PXE Network Boot
PXE boot is a way to boot computer systems from the network instead of a local disk. PXE allows to use computers without a local disk (diskless operation) at all.
- 1 PXE booting using NComputing Virtual Appliance
- 2 Deployment considerations
- 3 Modifying DHCP server options
- 4 NComputing PXE technical background
PXE booting using NComputing Virtual Appliance
NComputing Virtual Appliance includes a ready-to-go PXE boot service.NComputing Virtual Appliance, you need to log in to its administration interface (port 80 or 443, not NoTouch Center) and do only two things:
- Upload an OS image (i.e. you'd upload the NoTouch OS ZIP file by clicking on "OS images" and then "upload OS image".
- Click on the "PXE" main menu item, this screen will tell you what DHCP options you have to set in your network. Once you make these modifications, it will work out of the box. Adding these options is not harmful, unless you aren't disturbing another PXE-based solution.
Note: If you are trying this out on a desktop virtualization product such as VMware Workstation, VirtualBox, Parallels or similar and use "internal"/"shared" networks you'll need to modify the internal DHCP service of your virtualization product; if you use bridged networks, you'll need to modify your regular DHCP server.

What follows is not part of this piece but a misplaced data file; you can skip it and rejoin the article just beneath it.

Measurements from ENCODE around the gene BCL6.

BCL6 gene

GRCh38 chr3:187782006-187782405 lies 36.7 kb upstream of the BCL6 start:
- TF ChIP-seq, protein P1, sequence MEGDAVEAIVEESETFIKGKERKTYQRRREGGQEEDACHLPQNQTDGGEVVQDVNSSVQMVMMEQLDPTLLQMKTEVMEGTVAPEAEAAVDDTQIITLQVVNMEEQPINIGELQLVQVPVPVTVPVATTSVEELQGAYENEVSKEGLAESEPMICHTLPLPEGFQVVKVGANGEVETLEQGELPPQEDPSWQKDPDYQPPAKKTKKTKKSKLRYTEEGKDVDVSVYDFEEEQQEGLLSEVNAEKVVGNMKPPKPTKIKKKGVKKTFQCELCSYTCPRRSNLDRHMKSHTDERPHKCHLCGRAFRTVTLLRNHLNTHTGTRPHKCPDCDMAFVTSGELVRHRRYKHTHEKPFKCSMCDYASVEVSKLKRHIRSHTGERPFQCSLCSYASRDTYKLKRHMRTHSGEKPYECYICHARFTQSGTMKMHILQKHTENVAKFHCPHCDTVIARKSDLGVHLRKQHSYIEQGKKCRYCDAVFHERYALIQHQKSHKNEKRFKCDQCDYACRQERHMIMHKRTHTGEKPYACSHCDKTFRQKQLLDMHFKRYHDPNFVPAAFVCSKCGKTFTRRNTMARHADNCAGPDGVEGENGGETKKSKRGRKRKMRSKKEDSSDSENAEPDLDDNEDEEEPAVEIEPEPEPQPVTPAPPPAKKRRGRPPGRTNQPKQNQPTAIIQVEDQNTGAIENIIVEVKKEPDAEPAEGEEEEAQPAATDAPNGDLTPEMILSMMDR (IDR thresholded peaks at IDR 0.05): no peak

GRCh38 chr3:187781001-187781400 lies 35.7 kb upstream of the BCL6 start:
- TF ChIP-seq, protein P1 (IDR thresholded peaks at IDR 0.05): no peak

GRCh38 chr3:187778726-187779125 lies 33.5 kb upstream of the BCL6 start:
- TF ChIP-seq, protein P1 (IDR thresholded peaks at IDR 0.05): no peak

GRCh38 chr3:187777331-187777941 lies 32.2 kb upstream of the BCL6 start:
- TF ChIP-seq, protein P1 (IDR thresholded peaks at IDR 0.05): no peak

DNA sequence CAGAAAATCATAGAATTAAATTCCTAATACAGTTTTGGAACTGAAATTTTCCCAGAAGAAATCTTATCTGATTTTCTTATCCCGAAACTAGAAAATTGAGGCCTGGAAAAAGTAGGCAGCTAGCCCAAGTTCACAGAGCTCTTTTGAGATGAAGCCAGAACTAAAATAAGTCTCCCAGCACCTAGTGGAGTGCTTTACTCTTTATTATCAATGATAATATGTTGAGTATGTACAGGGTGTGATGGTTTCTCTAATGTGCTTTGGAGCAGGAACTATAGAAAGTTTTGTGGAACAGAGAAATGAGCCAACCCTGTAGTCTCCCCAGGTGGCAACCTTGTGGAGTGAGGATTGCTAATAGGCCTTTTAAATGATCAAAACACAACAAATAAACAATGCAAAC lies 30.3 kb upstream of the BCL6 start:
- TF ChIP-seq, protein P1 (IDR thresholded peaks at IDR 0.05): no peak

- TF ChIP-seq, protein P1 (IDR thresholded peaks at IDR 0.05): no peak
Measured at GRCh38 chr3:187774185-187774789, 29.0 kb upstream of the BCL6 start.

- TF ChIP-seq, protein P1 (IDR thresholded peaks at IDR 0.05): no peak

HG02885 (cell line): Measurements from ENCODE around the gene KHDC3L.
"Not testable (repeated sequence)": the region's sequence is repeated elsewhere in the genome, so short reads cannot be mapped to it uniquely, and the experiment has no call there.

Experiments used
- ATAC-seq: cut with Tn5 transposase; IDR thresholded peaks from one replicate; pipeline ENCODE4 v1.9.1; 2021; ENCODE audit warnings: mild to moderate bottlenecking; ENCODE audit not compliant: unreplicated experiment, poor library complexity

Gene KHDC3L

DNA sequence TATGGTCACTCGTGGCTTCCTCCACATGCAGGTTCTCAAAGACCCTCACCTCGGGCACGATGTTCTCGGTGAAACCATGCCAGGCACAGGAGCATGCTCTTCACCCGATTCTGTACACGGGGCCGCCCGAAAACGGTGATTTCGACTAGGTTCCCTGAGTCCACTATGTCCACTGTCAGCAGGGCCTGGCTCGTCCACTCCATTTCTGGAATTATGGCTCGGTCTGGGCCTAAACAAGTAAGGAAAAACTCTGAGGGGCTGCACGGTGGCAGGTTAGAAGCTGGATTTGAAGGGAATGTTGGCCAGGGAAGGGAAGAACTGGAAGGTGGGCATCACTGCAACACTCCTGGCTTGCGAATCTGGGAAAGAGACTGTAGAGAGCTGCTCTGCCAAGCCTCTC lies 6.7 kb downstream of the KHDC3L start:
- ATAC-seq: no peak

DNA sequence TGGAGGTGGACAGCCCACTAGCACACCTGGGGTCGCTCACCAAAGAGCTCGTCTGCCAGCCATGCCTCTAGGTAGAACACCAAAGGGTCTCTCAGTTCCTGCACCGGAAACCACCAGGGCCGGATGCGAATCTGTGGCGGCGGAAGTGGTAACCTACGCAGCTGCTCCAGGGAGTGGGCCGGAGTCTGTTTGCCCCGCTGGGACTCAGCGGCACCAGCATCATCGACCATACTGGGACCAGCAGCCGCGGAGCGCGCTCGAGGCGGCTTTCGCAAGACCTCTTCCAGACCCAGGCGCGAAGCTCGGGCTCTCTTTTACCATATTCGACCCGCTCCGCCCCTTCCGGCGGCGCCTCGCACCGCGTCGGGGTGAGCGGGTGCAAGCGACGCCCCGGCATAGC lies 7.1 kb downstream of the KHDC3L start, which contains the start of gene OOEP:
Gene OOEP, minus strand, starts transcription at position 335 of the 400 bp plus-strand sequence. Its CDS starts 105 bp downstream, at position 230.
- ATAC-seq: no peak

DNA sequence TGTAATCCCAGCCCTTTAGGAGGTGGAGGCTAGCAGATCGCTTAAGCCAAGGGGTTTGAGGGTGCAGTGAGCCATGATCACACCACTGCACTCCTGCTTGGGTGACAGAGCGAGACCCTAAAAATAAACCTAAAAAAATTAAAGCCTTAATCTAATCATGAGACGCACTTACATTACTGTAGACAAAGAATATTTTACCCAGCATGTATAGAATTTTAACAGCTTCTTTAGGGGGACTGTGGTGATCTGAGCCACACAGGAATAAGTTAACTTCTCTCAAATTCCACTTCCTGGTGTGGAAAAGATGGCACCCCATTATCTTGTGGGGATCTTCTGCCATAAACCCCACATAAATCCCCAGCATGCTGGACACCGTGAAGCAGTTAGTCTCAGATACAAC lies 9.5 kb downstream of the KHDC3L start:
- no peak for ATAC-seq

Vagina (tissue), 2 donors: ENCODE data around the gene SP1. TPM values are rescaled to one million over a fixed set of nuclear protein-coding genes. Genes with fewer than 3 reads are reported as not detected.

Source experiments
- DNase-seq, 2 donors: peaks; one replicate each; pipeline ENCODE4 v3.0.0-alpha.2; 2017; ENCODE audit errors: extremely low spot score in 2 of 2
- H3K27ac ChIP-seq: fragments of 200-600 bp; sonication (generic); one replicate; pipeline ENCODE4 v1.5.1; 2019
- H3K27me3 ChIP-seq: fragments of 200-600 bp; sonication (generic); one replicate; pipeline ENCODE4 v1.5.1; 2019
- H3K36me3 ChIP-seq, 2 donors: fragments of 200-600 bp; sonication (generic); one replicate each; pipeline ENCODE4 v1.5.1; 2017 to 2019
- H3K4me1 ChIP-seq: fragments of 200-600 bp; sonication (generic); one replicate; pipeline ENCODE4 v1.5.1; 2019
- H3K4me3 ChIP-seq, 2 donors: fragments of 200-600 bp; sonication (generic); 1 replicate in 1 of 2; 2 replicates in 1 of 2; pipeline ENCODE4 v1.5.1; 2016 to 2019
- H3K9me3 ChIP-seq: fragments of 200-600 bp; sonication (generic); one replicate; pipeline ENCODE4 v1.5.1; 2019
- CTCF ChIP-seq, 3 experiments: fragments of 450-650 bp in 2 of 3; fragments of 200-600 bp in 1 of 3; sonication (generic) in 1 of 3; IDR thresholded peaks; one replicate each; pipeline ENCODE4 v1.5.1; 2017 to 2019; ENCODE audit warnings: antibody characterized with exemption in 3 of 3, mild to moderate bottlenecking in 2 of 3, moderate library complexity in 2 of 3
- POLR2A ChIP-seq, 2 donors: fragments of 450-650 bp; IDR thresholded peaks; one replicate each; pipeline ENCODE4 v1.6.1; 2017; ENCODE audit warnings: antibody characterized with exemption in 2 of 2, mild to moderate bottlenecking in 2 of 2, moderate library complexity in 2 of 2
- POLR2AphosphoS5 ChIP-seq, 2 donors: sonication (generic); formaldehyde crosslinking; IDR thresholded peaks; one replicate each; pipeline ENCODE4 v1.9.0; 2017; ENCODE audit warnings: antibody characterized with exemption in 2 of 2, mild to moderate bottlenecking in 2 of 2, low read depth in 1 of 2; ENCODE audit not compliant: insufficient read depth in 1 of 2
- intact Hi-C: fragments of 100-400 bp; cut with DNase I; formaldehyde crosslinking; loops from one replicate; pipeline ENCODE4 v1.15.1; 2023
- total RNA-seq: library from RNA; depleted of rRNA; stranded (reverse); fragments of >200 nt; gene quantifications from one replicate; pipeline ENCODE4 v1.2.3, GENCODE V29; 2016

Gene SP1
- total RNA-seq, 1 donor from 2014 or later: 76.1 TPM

Live boot versus install
NComputing Virtual Appliance supports both live-booting and installing on the harddrive via PXE boot. In fact, by default, a boot menu will be shown for a few seconds exactly as it is done when booting from a prepared USB drive (you can change this, see below):
Download versus network block device
A machine booted via PXE can either download the whole operating system at boot time (depending on actual, typically between 100 and 400 MB in size) or use a streaming approach to only fetch those portions that are needed. The latter builds on the Linux "network block device" functionality, thus it is called "Network block device".
It is not possible to say what is better. In fact, most people prefer the download method since it makes endpoints independent (if the PXE server goes away, it would not matter for a machine already booted with this method). If you really care about network load at booting, then network block device is for you, even though it generates a dependency on the Virtual Appliance.